Now that there’s no danger of police raiding clubs for the heinous crime of booty-shaking, it’s time to break out your best moves. Here’s where to hit the dancefloor in Kyoto.
World lives up to its name by a) being extremely big, and b) hosting DJs from across the planet. There's a focus on techno, house, and electronica, and since it's spread over two floors dance fans are likely to hear something they're into. Even if the music's not your thing, it's a great place for a drink at the weekend and a spot of serious people-watching.
Kyoto's club culture arguably began here in 1990, a Marutamachi venue with its adventurous ears wide open to all types of music. There are always international DJs on Metro's schedule, but you might also find hip indie bands or touring international rock bands gracing its stage. A 250-person capacity means it's a great spot for experiencing intimate performances.
Opened in 2015, the 800-capacity Kitsune Kyoto boasts a festival atmosphere, a top-notch sound system and dazzling lights, allowing guests to totally immerse in electronic dance music over its two themed floors, 'land' and 'sea'. The weekends often see appearances from big-name artists and celebrity DJs.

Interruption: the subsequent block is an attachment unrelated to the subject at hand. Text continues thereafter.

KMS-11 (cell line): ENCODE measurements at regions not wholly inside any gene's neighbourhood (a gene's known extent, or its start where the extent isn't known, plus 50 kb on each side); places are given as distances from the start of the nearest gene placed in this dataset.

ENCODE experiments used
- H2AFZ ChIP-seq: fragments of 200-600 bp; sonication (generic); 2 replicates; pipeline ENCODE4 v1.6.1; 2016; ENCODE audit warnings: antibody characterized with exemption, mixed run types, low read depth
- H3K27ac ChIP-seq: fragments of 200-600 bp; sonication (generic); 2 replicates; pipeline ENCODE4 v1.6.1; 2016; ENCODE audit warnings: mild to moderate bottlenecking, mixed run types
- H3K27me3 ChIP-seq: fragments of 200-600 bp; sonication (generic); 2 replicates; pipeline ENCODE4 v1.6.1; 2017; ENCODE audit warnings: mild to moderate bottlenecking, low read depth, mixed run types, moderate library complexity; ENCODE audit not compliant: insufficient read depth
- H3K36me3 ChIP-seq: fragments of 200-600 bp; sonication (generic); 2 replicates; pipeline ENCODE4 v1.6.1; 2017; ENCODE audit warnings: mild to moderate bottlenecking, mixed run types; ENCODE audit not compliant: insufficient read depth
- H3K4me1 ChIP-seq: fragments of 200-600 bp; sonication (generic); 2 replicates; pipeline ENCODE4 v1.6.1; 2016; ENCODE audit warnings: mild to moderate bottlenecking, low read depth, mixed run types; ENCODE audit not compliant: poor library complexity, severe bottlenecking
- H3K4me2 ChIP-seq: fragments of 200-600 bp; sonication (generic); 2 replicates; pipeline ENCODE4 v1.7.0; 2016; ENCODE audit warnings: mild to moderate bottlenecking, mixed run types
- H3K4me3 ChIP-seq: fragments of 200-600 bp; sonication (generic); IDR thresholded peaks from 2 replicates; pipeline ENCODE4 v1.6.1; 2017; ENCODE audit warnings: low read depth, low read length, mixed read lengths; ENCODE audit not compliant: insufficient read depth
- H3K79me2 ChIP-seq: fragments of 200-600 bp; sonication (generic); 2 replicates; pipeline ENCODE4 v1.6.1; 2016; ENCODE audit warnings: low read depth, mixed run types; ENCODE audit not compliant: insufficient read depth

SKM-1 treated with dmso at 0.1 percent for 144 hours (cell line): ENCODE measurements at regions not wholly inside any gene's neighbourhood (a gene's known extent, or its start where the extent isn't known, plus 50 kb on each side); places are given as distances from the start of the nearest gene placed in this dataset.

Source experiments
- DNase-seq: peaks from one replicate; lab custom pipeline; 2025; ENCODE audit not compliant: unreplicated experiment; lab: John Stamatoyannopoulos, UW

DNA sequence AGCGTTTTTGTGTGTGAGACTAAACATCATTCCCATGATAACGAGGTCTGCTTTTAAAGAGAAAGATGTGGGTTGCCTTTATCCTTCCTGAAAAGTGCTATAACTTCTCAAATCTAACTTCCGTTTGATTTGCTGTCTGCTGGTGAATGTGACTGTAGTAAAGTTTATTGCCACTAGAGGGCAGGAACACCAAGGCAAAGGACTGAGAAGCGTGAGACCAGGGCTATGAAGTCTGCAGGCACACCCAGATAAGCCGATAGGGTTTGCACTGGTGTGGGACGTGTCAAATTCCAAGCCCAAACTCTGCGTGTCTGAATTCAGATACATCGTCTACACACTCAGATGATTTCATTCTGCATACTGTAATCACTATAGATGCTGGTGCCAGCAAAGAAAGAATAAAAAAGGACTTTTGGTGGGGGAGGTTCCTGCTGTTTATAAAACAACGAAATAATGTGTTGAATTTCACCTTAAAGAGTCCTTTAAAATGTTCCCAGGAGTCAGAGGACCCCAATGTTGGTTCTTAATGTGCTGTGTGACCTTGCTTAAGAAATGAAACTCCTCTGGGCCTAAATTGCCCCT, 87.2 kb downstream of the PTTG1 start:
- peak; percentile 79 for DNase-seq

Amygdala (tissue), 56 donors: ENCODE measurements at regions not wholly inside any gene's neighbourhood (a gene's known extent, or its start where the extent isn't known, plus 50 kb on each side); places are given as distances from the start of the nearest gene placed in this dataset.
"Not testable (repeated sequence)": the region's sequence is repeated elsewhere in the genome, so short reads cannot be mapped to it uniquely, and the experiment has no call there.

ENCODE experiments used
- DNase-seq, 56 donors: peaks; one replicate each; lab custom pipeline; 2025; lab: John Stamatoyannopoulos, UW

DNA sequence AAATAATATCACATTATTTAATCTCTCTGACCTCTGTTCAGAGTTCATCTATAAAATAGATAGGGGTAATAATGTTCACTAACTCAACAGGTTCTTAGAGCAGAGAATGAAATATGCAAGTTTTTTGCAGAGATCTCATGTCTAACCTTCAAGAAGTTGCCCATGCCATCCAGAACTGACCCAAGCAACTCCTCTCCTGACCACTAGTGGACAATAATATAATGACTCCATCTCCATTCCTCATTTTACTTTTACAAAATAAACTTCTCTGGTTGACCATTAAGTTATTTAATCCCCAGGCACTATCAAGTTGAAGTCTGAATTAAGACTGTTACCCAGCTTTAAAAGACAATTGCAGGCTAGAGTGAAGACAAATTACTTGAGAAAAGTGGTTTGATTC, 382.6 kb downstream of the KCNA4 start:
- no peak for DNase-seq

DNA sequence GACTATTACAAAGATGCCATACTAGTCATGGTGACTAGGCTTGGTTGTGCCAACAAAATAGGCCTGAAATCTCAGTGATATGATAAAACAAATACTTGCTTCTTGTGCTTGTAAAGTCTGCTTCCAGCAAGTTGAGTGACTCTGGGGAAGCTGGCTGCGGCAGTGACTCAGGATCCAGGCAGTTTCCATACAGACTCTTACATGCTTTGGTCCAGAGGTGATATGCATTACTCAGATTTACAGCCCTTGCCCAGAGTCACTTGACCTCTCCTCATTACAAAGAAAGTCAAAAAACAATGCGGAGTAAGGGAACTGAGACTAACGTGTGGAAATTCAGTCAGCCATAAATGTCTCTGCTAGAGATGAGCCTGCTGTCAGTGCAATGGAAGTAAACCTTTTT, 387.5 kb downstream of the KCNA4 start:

The Weller in question here is Paul Weller, the English singer-songwriter behind The Jam and The Style Council, as well as a long successful solo career. The so-called 'Modfather' of Britpop has apparently given his support to this atmospheric fan-bar, which, driven by a Wellerian spirit of adventure hosts a wide variety of events spanning many musical genres including new wave, soul and R&B, and Japanese rock. It's more a place for sitting back and relaxing than a place for dancing all night.
Beloved by Kyoto's music geeks and outlaw punks, this 100-person capacity underground spot hosts everything from hardcore bands to experimental DJs, and the kind of devoted performers you won't catch anywhere else. If you're looking to get stuck into Kyoto's wild and often magical local music scene, you should head here.
How's this for a distinctly Japanese twist on retro-chic? This geek-hip cafe is wildly obsessed with video games from the 1980s and 1990s, when Japanese companies such as Sega and Nintendo (the latter based here in Kyoto) experienced enormous worldwide success. Events here tend to be on the nerdy side, and even the music comes in 8-bits. With a 30-person capacity, it's tiny, but if you can squeeze in – and you remember how to do the Gou-Hadoken move in Street Fighter II – this bar, with its Nintendos and Super Nintendos, will make you roll and jump like Sonic the Hedgehog.